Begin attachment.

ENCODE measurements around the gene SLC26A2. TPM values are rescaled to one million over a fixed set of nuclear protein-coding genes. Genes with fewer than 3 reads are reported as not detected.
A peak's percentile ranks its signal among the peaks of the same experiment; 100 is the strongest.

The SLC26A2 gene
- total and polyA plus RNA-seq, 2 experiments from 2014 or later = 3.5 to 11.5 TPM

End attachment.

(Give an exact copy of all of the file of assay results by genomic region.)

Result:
ENCODE measurements around the gene SLC26A2. TPM values are rescaled to one million over a fixed set of nuclear protein-coding genes. Genes with fewer than 3 reads are reported as not detected.
A peak's percentile ranks its signal among the peaks of the same experiment; 100 is the strongest.

The SLC26A2 gene
- total and polyA plus RNA-seq, 2 experiments from 2014 or later = 3.5 to 11.5 TPM